Thursday, November 22, 2018

'Thank You Very Kindly for This Visit'

Life is sustained by the little rituals, secular or otherwise. On the Fourth of July I listen to Charles Ives’ symphonies. Around Christmas I read the holiday chapters in Pickwick Papers (I can no longer stomach A Christmas Carol but can’t forget “There’s more of gravy than of grave about you, whatever you are!”). February 2 brings not groundhogs but favorite pages from Ulysses, and around Labor Day I read John Cheever’s “The Swimmer.” I’ve done these things for so long, readerly anticipation is built into the turn of the seasons. On Thanksgiving Day I return to one of my favorite poems, “The Transparent Man” by Anthony Hecht, which begins:

“I’m mighty glad to see you, Mrs. Curtis,
And thank you very kindly for this visit—
Especially now when all the others here
Are having holiday visitors, and I feel
A little conspicuous and in the way.
It’s mainly because of Thanksgiving.”

The speaker is a hospitalized young woman dying of leukemia. Hecht’s dramatic monologue is written in perfectly paced blank verse, and remains true to conversational American English throughout. Humility, the queen of virtues, is difficult for writers to render without sounding sententious. I once had a disagreement with a friend over Dostoevsky’s success in creating Prince Myshkin. I didn’t buy it for a minute. I do buy Hecht’s woman, a thoughtful, attentive person, sensitive to the feelings and reactions of others, attuned to beauty and complexity. She sees like a poet the correspondences that grace the world. I think of her as a courteous Midwesterner. She looks out the window at the winter trees:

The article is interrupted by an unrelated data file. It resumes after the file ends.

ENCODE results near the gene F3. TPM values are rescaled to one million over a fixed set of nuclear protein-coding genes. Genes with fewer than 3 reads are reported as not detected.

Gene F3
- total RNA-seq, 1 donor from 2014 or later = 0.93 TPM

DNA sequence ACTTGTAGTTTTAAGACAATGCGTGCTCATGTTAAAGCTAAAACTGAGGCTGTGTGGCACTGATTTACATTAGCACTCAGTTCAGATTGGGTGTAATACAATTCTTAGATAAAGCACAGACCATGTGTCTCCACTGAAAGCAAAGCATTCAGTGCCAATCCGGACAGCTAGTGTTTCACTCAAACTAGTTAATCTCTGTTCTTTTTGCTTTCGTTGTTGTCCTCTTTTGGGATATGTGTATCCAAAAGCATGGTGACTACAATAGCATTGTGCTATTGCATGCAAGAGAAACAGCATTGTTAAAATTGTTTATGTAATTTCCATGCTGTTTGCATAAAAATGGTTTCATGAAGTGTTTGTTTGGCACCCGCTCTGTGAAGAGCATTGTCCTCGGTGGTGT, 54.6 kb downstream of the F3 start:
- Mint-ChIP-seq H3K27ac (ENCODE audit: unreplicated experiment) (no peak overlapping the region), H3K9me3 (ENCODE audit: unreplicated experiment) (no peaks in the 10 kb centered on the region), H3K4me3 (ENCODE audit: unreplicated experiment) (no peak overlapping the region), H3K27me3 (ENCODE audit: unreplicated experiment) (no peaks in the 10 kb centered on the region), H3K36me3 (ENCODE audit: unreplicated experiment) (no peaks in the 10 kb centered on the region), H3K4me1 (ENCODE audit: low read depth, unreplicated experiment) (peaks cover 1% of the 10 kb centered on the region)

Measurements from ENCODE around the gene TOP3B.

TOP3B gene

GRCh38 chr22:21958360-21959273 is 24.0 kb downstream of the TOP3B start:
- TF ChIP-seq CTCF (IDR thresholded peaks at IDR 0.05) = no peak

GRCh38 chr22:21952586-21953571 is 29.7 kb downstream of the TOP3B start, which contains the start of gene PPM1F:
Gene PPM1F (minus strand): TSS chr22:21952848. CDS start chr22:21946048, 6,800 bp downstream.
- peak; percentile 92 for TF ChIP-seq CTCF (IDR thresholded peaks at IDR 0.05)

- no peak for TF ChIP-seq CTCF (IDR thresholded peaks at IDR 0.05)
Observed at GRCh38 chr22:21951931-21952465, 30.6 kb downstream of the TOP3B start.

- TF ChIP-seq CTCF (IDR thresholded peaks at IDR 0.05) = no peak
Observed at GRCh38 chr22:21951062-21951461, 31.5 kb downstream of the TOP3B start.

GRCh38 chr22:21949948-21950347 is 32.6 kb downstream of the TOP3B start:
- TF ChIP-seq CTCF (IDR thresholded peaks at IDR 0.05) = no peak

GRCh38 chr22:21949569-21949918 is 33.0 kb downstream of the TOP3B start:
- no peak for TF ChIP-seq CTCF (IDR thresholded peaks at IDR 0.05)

“One by one,
They stand there like magnificent enlargements
Of the vascular system of the human brain.
I see them there like huge discarnate minds,
Lost in their meditative silences.
The trunks, branches and twigs compose the vessels
That feed and nourish vast immortal thoughts.”

The reader’s sense of helpless sadness is goaded by the young woman’s attractiveness. We think, I hope I could match her poise and intelligence, mortally sick in a hospital bed. No self-pity, no bitterness, no anger at fate. Only polite, wistful thanksgiving:   

“So I hope that you won’t think me plain ungrateful
For not selecting one of your fine books,
And I take it very kindly that you came
And sat here and let me rattle on this way.”


John Ahern said...

Wonderful poem. Is the whole of it available on line? The link does not include the lines you quote.

Thomas Parker said...

Every year I read one of Dickens' Christmas Books. Once you've dragged yourself through The Battle of Life or The Haunted Man, you will return to Ebeneezer and his crew with a renewed appreciation!